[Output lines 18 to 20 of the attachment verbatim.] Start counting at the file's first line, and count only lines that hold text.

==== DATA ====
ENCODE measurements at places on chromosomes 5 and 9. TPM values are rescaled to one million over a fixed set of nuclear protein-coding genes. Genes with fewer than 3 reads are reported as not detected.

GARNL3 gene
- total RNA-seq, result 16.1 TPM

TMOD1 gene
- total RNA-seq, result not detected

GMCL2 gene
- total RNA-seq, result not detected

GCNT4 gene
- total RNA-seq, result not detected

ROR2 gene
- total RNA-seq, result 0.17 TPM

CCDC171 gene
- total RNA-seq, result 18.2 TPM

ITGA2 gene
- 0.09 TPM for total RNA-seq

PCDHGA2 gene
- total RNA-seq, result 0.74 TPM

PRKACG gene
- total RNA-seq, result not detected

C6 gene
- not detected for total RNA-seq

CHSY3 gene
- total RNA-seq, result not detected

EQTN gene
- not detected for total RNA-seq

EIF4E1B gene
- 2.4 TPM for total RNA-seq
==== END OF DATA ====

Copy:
PRKACG gene
- total RNA-seq, result not detected

C6 gene